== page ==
As noted above, the DEA seized plaintiff's car and decided to forfeit the vehicle. In accordance with the above rules, it published a notice in USA Today and sent notice of the seizure to the address at which it had seized the car. However, plaintiff no longer resided there and the notices were returned to the DEA. The DEA located plaintiff in Rhode Island and sent a notice of seizure that extended the deadline for filing a claim of ownership from June 12, 1990 to July 16, 1990. The notice also indicated that a petition for remission could be filed within 30 days of receipt of the notice. Plaintiff chose to pursue the administrative avenue and filed a petition for remission, which the DEA denied. In the instant action, as stated above, plaintiff alleges that the DEA lacked probable cause to seize his automobile.


Defendant moves for judgment on the pleadings pursuant to Rule 12(c) of the Federal Rules of Civil Procedure. It argues that plaintiff lacks standing to challenge the forfeiture and that the DEA is immune to suit under the doctrine of sovereign immunity. In addition, defendant contends that the court lacks subject matter jurisdiction to hear and determine plaintiff's claims and that the complaint fails to state a claim upon which relief may be granted. These arguments will be addressed in turn.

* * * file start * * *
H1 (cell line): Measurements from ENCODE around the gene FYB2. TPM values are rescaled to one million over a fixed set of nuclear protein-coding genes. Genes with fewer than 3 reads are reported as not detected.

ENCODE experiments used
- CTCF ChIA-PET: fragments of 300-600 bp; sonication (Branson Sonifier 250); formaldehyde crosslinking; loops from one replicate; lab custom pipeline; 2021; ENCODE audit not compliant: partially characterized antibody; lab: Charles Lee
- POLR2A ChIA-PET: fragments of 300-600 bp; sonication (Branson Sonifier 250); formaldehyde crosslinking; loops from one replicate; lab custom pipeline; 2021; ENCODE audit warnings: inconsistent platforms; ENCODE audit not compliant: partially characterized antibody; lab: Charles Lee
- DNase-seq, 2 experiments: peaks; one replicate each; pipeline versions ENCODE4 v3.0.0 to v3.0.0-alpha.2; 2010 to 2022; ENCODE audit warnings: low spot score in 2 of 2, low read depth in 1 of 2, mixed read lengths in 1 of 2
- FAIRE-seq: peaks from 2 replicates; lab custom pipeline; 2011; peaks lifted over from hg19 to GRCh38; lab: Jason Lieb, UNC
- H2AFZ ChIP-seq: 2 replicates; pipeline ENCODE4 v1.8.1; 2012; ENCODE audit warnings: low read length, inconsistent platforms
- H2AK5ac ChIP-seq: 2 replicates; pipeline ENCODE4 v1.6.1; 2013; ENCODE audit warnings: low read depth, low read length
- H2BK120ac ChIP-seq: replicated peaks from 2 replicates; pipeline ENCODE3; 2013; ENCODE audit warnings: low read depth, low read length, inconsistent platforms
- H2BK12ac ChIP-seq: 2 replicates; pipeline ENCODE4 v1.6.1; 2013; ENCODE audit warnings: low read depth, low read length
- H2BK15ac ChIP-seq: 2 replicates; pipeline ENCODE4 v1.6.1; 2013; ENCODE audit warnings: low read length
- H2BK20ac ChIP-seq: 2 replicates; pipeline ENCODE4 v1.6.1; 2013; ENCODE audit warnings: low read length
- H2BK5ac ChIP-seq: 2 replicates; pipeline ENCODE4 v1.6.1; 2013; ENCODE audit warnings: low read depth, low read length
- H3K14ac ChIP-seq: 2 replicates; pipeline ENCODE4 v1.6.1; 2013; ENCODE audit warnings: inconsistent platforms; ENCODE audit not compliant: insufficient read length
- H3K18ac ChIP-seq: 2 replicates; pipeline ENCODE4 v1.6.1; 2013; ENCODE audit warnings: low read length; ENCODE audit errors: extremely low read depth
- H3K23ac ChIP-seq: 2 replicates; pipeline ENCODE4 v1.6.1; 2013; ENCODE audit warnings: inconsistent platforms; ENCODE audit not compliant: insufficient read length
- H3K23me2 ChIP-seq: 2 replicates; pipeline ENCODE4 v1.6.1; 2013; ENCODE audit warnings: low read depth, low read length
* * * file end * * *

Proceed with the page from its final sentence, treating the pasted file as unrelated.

A. Lack of Standing by Plaintiff to Bring Suit

Defendant argues that plaintiff lacks standing to contest the forfeiture of the 1985 Toyota Celica GTS Convertible because plaintiff has failed to demonstrate that David Infante, the named plaintiff, and David Garcia, the name to whom the car is registered, are the same individual. However, on a motion for judgment on the pleadings all well-pleaded facts alleged in the complaint must be accepted by the court as true. Bloor v. Carro, Spanbock, Londin, Rodman & Fass, 754 F.2d 57, 61 (2d Cir. 1985). In plaintiff's sworn Petition For Remission, attached as an exhibit to his complaint, plaintiff alleges that his name is Edison David Infante, but that he used the name David Garcia when he was AWOL from the United States Navy to avoid being apprehended.[8] During that time, plaintiff allegedly purchased the car under his alias of David Garcia. However, plaintiff claims that the matter has been resolved with the Navy and that he now goes by the name Edison David Infante. Since plaintiff's allegations must be accepted as true for purposes of this Report and Recommendation, plaintiff is assumed to be the owner of the Toyota and, therefore, to have standing to bring this suit.

B. Sovereign Immunity

Defendant maintains that plaintiff's claim must be dismissed because the DEA is an administrative agency of the United States, and as such is immune from suit under the doctrine of sovereign immunity. As defendant points out, the doctrine of sovereign immunity protects the United States from suit unless it consents to be sued. United States v. Testan, 424 U.S. 392, 399, 96 S. Ct. 948, 953, 47 L. Ed. 2d 114 (1976). Further, a waiver of immunity must be "unequivocally expressed." Lehman v. Nakshian, 453 U.S. 156, 161, 101 S. Ct. 2698, 2702, 69 L. Ed. 2d 548 (1981). The court's jurisdiction to entertain a suit is then governed by the terms of the consent. Id. at 160, 101 S. Ct. at 2701.